- Includes an introduction by Vivienne Becker, an award-winning jewellery writer, and a contribution from Julia Peyton Jones, previous director of the Serpentine Gallery, London
- A marvelous array of images, from archived photographs and sketches that have not been seen since the ’60s, and the work of 20th-century photographers such as Ugo Mulas and Antonia Mulas, to modern shoots by Alexander English
The women in Man Ray’s life, as well as his reverence for the female form more broadly, were reflected in his jewellery. He kept the wearer in mind with each piece; never impractical or obtrusive, his jewels played with illusion, language and form as he employed the medium to further explore the artistic preoccupations of his career.
Art as Jewellery is a visually stunning introduction to jewellery made by the titans of twentieth and twenty-first century art. From Salvador Dalí, Man Ray, Alexander Calder and Pablo Picasso, through to Anish Kapoor, Damien Hirst and Grayson Perry, the great figures of modern art have all turned both thought and talent to jewellery. Often, they have eschewed the traditional jeweller’s preoccupation with material value and provenance, more concerned with the conceptual or aesthetic significance of their work.
As is fitting for a book that covers a range of artists, every image is as striking as it is unique. By using contemporary pictures, Art as Jewellery develops a chronological timeline of jewellery presentation. Its pages are home to a stunning variety of design sketches and photographs. Some were shot by renowned 20th century photographers, such as Ugo Mulas and Antonia Mulas, while others have been buried in archives for decades, unseen since the ’60s. In contrast, modern works have been given model treatment by top photographer Alexander English, making this book a glamorous blend of new and classic jewellery art.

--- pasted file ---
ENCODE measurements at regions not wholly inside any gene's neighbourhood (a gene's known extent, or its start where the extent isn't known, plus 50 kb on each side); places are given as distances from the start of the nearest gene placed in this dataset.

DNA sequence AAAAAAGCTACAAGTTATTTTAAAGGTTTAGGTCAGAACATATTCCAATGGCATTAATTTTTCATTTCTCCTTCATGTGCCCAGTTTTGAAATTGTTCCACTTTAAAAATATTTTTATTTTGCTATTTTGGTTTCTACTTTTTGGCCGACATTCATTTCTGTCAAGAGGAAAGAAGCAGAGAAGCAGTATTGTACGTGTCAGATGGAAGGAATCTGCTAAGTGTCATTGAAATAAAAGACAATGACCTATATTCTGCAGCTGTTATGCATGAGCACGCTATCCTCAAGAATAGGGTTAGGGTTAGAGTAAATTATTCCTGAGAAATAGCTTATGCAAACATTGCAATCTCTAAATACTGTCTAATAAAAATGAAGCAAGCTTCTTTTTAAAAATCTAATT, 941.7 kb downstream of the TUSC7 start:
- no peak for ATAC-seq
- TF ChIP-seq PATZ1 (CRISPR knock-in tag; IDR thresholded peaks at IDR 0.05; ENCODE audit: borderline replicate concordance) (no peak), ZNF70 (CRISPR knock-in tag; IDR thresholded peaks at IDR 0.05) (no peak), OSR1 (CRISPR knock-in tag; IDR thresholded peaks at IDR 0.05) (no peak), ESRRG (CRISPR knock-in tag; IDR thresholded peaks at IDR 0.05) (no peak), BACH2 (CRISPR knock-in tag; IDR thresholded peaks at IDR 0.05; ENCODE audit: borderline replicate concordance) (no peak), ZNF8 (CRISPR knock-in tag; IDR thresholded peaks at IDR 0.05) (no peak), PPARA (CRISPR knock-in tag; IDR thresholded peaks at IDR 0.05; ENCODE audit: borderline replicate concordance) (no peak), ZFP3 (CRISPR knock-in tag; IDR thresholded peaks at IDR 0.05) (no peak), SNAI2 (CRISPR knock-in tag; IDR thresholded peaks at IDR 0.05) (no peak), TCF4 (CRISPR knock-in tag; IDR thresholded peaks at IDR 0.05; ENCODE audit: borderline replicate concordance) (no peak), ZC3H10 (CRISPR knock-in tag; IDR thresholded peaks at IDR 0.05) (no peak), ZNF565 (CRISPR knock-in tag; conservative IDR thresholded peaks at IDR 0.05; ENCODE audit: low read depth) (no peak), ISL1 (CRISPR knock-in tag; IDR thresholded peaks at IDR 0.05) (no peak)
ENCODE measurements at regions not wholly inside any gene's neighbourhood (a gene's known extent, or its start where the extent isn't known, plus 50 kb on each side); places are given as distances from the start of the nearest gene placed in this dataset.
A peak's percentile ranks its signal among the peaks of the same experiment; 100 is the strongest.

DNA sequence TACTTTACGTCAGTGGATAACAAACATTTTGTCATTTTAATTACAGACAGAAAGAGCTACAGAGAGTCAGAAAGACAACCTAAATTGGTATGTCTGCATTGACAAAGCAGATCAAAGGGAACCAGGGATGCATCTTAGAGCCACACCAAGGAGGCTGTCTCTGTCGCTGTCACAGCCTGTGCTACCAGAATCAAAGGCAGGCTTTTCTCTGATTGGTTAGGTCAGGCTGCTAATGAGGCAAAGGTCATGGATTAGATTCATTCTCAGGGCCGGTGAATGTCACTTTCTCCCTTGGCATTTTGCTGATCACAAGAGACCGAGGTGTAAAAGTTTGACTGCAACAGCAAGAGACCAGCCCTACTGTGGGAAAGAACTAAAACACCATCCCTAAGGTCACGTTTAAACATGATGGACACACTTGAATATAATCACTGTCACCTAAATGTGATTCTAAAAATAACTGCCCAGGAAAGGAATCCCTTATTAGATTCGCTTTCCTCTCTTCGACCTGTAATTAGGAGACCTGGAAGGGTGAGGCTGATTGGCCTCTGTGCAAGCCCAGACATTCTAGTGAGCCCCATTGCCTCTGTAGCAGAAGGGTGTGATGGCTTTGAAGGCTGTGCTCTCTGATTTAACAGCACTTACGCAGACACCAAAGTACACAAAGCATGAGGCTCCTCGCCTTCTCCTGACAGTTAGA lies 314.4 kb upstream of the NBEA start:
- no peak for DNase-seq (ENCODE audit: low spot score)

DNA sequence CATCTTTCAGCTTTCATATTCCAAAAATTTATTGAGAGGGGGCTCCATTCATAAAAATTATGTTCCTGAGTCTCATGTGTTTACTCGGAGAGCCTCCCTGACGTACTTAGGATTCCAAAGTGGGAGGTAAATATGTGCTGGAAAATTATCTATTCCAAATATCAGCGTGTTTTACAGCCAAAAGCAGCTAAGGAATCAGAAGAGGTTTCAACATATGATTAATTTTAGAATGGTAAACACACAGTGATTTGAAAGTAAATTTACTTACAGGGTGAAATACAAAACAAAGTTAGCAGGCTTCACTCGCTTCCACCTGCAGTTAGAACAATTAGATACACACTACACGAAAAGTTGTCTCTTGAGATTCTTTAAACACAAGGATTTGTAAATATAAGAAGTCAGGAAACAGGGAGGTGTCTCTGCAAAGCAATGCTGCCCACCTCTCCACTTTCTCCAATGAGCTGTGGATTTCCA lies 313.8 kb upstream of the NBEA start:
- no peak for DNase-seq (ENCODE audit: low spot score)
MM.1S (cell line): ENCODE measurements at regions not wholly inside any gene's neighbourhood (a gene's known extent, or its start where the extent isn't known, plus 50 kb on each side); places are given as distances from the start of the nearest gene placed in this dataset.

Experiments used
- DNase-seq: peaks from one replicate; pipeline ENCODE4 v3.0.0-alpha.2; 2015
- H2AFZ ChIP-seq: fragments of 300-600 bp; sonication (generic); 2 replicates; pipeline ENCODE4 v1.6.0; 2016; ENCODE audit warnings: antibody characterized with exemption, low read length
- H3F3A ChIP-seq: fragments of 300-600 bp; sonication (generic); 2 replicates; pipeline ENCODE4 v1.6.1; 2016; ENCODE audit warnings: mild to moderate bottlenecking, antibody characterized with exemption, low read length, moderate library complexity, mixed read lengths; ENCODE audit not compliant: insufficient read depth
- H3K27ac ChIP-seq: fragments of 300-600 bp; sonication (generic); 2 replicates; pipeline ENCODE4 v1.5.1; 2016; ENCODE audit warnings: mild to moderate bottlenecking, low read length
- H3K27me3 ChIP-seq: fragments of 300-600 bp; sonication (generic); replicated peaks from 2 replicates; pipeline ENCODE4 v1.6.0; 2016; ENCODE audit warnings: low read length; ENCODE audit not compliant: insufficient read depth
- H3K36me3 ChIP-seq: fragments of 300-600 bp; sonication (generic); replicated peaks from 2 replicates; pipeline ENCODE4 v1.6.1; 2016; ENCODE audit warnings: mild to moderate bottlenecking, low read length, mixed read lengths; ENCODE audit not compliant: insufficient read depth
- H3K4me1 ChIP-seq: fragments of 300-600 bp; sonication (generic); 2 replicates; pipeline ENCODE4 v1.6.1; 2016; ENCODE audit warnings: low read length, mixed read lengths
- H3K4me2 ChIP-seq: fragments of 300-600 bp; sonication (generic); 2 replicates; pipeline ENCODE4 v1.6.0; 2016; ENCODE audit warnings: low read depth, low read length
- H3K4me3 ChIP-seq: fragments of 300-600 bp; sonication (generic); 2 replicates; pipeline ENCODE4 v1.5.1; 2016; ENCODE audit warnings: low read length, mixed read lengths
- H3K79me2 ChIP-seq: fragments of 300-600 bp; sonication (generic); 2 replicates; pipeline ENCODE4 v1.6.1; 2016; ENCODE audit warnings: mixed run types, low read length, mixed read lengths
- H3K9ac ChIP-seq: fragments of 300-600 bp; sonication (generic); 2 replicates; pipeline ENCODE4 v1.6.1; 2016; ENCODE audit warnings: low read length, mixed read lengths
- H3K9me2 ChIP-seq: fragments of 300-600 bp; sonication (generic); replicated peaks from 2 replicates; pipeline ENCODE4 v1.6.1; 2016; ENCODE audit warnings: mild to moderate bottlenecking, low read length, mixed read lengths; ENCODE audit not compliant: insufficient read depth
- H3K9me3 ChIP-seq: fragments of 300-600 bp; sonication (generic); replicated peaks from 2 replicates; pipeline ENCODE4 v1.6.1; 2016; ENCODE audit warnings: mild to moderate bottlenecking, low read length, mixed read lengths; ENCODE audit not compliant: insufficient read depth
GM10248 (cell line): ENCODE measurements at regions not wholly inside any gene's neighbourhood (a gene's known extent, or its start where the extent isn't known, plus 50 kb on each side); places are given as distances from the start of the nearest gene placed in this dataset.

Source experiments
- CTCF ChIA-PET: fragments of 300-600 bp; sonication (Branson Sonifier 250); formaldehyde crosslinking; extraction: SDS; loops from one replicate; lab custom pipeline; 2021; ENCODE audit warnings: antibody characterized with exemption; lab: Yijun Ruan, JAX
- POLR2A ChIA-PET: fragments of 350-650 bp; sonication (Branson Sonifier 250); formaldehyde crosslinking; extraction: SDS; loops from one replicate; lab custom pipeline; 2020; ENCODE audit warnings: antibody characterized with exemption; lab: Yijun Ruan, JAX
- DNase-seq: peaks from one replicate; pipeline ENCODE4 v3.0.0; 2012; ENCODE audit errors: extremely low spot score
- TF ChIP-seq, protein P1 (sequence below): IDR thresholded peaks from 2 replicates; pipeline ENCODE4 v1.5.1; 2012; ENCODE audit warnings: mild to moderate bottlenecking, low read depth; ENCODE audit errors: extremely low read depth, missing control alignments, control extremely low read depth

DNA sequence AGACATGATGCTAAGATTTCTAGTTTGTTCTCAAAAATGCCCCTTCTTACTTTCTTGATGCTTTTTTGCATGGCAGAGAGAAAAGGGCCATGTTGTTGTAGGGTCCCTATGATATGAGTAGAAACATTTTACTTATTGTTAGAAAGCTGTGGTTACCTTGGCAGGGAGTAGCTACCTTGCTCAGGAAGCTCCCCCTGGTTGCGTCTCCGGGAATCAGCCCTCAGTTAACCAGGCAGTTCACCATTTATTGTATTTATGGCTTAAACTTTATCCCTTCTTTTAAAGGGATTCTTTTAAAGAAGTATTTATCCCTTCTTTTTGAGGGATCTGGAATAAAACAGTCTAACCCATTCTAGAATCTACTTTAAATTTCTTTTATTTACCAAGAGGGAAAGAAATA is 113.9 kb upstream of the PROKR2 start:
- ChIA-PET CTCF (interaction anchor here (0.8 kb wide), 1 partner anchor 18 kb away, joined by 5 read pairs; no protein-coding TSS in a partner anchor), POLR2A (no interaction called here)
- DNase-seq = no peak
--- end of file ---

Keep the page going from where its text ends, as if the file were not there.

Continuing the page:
Author Louisa Guinness, collector and gallery owner, provides insightful commentary on each artist and their work. Her input can be felt on a personal level; having worked alongside many of these artists as they developed their jewellery, she is in the perfect position to reveal the personal stories behind these pieces creation. Full-page colour photographs and sketches, some showing the artist at work in the studio, or with their muse, accompany each profile. Louisa also explores each artist in the context of the genre’s evolution, looking at the key exhibitions that have shaped the interest of artists and collectors. This book will be of interest to jewellery and art lovers alike.